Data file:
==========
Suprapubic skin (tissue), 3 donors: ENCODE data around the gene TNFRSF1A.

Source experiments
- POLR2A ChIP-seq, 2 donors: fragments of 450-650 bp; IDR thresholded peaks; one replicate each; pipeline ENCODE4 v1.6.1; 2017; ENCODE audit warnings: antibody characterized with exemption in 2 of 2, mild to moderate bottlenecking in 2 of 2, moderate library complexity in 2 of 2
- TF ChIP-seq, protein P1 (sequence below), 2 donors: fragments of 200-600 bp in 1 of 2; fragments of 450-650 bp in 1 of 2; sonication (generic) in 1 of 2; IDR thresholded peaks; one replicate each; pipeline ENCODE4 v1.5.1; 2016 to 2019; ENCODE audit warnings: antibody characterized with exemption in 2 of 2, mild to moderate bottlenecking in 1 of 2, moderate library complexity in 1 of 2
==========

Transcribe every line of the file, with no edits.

Suprapubic skin (tissue), 3 donors: ENCODE data around the gene TNFRSF1A.

Source experiments
- POLR2A ChIP-seq, 2 donors: fragments of 450-650 bp; IDR thresholded peaks; one replicate each; pipeline ENCODE4 v1.6.1; 2017; ENCODE audit warnings: antibody characterized with exemption in 2 of 2, mild to moderate bottlenecking in 2 of 2, moderate library complexity in 2 of 2
- TF ChIP-seq, protein P1 (sequence below), 2 donors: fragments of 200-600 bp in 1 of 2; fragments of 450-650 bp in 1 of 2; sonication (generic) in 1 of 2; IDR thresholded peaks; one replicate each; pipeline ENCODE4 v1.5.1; 2016 to 2019; ENCODE audit warnings: antibody characterized with exemption in 2 of 2, mild to moderate bottlenecking in 1 of 2, moderate library complexity in 1 of 2